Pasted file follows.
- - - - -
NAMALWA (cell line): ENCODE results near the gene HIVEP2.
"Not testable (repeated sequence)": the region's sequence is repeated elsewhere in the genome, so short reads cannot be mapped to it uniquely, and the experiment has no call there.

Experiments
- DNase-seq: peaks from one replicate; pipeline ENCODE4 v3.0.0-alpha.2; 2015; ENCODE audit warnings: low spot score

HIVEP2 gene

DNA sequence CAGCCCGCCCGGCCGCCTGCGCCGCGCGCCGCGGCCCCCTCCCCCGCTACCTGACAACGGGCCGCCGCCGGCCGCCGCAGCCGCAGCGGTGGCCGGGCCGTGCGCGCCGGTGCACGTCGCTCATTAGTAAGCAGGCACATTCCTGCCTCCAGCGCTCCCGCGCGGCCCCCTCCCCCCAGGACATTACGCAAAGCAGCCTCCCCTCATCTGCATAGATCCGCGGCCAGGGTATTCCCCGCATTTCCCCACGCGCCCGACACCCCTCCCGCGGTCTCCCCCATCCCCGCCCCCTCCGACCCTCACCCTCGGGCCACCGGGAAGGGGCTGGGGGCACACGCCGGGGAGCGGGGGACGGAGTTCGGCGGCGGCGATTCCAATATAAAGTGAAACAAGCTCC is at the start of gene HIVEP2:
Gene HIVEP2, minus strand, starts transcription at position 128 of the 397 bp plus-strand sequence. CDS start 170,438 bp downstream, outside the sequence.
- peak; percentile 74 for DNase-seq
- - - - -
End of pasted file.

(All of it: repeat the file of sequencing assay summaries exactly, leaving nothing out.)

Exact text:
NAMALWA (cell line): ENCODE results near the gene HIVEP2.
"Not testable (repeated sequence)": the region's sequence is repeated elsewhere in the genome, so short reads cannot be mapped to it uniquely, and the experiment has no call there.

Experiments
- DNase-seq: peaks from one replicate; pipeline ENCODE4 v3.0.0-alpha.2; 2015; ENCODE audit warnings: low spot score

HIVEP2 gene

DNA sequence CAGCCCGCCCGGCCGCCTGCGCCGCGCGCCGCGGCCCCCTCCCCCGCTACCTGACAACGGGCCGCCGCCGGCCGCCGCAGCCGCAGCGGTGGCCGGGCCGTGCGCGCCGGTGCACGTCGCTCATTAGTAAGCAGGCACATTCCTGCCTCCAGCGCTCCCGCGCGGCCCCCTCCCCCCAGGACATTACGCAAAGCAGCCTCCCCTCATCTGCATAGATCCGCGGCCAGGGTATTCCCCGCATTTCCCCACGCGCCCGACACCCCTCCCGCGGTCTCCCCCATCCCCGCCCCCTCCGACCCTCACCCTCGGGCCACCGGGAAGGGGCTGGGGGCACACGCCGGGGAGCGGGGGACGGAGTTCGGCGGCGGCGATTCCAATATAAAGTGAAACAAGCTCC is at the start of gene HIVEP2:
Gene HIVEP2, minus strand, starts transcription at position 128 of the 397 bp plus-strand sequence. CDS start 170,438 bp downstream, outside the sequence.
- peak; percentile 74 for DNase-seq